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Making the 30(b)(6) Witness Work for the Defense
Executive Summary of an article written by
Matthew D. Keenan, Shook, Hardy & Bacon L.L.P.
The plaintiff’s bar is enamored of Rule 30(b)(6). These days even the most basic lawsuits may see several 30(b)(6) notices. In multi-district litigation proceedings, they have become so prolific that some would say they are borderline abusive. However, the 30(b)(6) witness offers as much to the defense as any perceived advantage to the plaintiff. Enabling counsel to choose their best and most important witness is a gift to the defense. You can check the obvious boxes: be credible, confident and employ good judgment. The most important box to check, however, is this one: available time. This assignment demands a significant time commitment, often weeks.
The witness has the right to refer to whatever documents are required to answer questions. Offer a brief narrative of what a typical negligence jury instruction will contain so the witness understands how plaintiffs may spin their testimony, and collaboratively identify witnesses for the 30(b)(6) candidate to interview.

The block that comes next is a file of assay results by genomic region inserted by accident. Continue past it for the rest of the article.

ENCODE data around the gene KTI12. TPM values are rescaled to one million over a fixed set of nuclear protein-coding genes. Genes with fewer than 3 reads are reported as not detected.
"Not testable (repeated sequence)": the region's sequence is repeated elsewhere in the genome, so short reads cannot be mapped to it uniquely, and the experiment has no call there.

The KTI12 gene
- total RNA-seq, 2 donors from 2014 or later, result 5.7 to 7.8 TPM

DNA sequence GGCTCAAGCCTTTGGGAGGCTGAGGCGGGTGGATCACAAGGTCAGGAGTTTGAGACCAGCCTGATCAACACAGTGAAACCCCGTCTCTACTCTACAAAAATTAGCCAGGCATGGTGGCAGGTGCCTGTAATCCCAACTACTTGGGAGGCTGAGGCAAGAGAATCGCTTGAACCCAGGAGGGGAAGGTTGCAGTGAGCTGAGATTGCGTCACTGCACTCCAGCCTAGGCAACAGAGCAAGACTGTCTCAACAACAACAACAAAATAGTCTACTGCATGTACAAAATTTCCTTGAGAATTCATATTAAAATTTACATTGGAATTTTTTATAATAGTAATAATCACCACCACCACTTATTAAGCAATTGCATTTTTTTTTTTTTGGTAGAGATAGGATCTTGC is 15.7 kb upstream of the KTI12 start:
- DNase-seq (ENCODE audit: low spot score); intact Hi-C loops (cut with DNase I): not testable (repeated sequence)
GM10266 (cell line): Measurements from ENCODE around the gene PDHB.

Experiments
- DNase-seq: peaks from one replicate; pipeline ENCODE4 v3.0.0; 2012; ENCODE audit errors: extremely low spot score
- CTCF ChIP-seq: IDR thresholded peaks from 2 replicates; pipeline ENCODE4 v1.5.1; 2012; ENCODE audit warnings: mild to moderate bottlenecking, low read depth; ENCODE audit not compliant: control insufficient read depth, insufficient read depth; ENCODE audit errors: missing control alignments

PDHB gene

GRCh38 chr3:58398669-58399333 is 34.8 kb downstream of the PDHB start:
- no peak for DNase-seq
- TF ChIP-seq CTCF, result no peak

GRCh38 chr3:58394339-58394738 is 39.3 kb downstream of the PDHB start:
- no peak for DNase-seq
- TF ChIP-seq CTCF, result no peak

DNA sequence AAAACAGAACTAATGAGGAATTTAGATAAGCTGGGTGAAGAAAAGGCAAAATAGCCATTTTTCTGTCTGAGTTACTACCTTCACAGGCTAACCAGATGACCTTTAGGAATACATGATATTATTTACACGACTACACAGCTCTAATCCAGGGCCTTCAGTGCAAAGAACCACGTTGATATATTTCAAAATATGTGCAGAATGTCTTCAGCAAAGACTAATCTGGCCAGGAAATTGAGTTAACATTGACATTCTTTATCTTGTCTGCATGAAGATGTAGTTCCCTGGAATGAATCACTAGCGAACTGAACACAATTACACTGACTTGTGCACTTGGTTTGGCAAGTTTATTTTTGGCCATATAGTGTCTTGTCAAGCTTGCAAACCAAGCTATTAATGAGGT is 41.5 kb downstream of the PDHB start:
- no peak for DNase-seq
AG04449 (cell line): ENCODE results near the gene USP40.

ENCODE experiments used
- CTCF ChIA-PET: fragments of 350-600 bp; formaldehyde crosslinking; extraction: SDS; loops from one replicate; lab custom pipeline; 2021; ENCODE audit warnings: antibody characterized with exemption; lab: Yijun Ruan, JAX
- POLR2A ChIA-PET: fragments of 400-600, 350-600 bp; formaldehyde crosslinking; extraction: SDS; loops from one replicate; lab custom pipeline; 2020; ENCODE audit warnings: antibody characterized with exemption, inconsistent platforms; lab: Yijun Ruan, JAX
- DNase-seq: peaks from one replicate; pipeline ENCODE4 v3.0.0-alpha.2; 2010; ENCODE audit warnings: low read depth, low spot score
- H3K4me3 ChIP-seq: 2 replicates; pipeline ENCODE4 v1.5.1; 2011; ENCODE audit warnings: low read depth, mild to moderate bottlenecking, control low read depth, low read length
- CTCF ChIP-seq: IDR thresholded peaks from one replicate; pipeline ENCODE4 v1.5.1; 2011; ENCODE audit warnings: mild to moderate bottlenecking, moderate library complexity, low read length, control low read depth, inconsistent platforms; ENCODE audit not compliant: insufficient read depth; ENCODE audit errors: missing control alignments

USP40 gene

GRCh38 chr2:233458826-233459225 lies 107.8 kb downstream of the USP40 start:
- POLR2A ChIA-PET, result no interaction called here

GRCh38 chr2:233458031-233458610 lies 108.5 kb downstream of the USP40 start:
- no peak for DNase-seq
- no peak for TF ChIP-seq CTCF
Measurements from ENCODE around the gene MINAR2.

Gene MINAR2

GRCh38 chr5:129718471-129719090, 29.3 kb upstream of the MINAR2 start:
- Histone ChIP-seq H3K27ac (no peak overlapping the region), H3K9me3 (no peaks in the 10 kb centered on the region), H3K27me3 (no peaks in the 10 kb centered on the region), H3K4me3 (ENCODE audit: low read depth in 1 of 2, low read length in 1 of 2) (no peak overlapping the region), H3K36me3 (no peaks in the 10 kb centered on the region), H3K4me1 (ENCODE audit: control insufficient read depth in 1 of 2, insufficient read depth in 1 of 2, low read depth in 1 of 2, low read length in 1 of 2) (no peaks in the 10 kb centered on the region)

With a roadmap defined and the initial documents identified, let the witness go to work. The rule requires a good faith effort to gather all available information on the noticed topics, under penalty of sanction for failure to do otherwise.
The 30(b)(6) witness can tell the story that others can benefit from, particularly without the limitations of personal knowledge. We know that company witnesses — versus outside experts — win cases. Jurors want to know the company, and witnesses put a face on their efforts.Read the full article at:
Today's General Counsel